Page the Second


A fronte praecipitium a tergo lupi. (In front of you, a precipice. Behind you, wolves.)

Wednesday, April 20, 2011

In Defense of Big Words

I LIKE big words. Words were put on this earth to help us communicate effectively. They allow us to make pictures in our heads which carry meaning and feelings. Words help us grasp concepts which might otherwise get obfuscated by misunderstanding.

Too many people nowadays are starting to lose the capacity to communicate effectively. They are lost in a maze of one-letter words they text from a hand-held device. Those words generally convey very little. We are the generation of the Twitter and the text. Gone is the poetry and the sense of wonder; gone the pithy description. Gone too, is our memory.

Sad, that. We lose the capacity to see a vision in our mind's eye simply from reading the written word. Now it must be spelled out for us in a 3-D movie. Now our children entertain themselves for hours shooting little figures with big cartoon guns instead of romping in the fields of the written word. Our husbands can hardly write sentiments in our birthday cards. Thank goodness for Hallmark.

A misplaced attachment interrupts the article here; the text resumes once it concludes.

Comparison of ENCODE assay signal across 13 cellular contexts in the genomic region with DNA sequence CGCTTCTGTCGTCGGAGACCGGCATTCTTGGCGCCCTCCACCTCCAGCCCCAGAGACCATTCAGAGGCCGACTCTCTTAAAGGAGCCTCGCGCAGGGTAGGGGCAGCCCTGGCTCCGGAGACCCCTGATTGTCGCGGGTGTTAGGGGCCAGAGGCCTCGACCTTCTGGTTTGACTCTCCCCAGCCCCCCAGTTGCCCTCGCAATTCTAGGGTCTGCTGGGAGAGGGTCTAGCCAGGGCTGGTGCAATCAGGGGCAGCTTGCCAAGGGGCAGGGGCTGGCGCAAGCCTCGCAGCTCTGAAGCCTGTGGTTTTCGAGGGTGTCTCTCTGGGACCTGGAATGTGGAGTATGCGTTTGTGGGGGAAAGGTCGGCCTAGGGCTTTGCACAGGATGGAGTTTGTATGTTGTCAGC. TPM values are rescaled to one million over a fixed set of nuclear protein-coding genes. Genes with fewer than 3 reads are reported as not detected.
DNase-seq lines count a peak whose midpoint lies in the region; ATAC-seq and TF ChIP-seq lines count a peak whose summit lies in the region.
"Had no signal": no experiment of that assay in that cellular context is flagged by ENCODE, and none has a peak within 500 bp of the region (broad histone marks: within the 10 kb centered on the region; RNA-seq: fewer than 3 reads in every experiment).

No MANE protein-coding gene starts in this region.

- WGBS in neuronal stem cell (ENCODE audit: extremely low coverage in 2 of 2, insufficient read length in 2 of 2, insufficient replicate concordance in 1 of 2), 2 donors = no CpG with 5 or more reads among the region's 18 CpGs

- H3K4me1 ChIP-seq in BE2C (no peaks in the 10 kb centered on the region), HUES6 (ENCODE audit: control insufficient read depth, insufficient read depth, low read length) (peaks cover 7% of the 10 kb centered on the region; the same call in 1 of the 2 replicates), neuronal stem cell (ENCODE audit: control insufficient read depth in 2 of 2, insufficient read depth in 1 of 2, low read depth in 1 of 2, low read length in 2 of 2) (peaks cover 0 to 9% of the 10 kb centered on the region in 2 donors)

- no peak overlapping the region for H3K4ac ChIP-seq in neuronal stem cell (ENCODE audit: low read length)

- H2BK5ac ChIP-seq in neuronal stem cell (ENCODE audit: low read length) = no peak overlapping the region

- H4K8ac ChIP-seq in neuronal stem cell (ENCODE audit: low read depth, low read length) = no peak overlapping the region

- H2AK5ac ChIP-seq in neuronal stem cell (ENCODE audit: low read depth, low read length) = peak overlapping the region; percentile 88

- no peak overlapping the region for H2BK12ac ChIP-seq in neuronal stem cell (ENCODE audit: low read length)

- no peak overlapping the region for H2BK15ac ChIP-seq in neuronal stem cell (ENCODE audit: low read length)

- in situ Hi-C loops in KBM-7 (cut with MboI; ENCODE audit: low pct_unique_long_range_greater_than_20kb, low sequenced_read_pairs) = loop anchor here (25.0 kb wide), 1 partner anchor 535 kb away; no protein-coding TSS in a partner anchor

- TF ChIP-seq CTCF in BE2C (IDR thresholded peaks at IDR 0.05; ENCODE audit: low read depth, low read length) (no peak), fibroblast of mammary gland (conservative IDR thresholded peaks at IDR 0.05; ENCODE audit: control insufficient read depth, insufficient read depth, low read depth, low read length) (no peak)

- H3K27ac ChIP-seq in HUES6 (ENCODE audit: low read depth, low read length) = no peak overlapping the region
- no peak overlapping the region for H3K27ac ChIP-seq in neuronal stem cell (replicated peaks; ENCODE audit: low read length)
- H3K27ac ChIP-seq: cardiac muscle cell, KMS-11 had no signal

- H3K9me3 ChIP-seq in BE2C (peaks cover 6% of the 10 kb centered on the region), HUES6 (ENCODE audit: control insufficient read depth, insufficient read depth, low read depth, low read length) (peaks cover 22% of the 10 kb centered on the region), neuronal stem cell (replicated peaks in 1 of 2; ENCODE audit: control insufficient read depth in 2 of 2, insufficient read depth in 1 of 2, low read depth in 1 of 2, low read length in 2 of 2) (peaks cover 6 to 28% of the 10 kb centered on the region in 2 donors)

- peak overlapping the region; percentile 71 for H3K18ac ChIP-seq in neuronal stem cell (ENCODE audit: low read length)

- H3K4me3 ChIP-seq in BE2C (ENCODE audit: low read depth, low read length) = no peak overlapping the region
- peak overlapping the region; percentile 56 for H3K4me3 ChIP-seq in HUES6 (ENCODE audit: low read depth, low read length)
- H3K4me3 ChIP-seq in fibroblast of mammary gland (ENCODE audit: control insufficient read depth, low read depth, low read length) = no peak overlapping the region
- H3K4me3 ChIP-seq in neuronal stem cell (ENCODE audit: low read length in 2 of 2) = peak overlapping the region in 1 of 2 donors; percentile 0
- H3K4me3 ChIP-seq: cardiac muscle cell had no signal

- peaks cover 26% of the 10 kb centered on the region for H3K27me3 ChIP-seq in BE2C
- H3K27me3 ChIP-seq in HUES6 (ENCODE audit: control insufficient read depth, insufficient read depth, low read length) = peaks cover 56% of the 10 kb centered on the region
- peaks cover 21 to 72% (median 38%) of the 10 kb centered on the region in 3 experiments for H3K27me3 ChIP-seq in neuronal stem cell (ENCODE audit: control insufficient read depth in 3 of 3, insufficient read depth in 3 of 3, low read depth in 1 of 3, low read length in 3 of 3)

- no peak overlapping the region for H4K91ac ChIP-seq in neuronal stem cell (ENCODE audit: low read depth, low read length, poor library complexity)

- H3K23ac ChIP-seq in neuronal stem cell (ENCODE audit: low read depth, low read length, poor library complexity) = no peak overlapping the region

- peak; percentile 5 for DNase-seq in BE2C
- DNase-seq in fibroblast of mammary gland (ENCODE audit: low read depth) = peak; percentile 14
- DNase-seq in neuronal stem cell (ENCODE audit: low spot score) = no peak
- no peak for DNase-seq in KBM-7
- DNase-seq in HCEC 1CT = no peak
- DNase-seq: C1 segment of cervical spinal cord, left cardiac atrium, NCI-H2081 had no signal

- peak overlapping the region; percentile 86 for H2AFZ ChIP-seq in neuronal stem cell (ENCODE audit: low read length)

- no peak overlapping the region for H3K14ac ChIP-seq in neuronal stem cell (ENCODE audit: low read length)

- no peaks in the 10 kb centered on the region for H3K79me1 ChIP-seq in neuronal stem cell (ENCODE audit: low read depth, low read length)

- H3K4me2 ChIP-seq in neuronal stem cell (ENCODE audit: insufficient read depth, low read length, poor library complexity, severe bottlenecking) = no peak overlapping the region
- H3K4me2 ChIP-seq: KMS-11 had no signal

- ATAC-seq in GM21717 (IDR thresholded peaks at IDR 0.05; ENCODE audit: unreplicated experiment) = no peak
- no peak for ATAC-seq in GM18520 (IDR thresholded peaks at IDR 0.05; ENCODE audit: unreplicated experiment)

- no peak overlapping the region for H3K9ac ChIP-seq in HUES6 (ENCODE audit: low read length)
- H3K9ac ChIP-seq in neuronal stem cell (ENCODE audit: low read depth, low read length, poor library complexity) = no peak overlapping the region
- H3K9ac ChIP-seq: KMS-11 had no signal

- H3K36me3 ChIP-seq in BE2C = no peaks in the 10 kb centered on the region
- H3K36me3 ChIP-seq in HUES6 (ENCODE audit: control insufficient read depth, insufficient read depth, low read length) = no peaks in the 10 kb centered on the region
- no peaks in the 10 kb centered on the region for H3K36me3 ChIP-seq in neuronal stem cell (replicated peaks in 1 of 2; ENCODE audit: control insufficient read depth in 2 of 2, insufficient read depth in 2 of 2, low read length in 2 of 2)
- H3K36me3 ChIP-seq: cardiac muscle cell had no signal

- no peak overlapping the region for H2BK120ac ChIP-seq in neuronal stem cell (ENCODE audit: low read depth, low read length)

Bring me words such as pyroclastic, insensate, ambulatory, lapsus, proprioception, and glaucous. Shower me with extravagant fireworks of episememes and dispersoids and primogenitors. Confront me with gyrofrequencies and attenuators. I want to be indefatigable in the quest for knowledge and a champion of those poor, foundering words. I shall endeavor to indemnify those souls I can reach, against the loss of words such as obvolute, laconic, and pallor, rout and spicate, swathe and philately and ineradicable.

Power to the word and words have power, I say.


  1. Yes! I read an article the other day suggesting that the Twitterization of our culture is changing people's brains and shortening attention spans. I agree with your love for big words, in spite of the fact that I wrote One Letter Words: A Dictionary(!)

  2. I so want to read that dictionary! I'm guessing it would take about five minutes?
    Where was this book when I was playing Scrabbly?

  3. I compiled about 1,000 one-letter words for my dictionary, but a speed reader might be able to get through the book in five minutes. ;-) My dictionary is going for pennies on Amazon.com right now, which perhaps seems fair: small words, small coins.

  4. Awesome post! Thank you. Now I'm going to grab my dictionary and check out one or two new words.

  5. I appreciate this post a lot - I'm tired of feeling like I have to dumb down my vocabulary to fit in.

  6. As Jonathan Swift put it way back in 1710, "we are already overloaded with monosyllables, which are the disgrace of our language."

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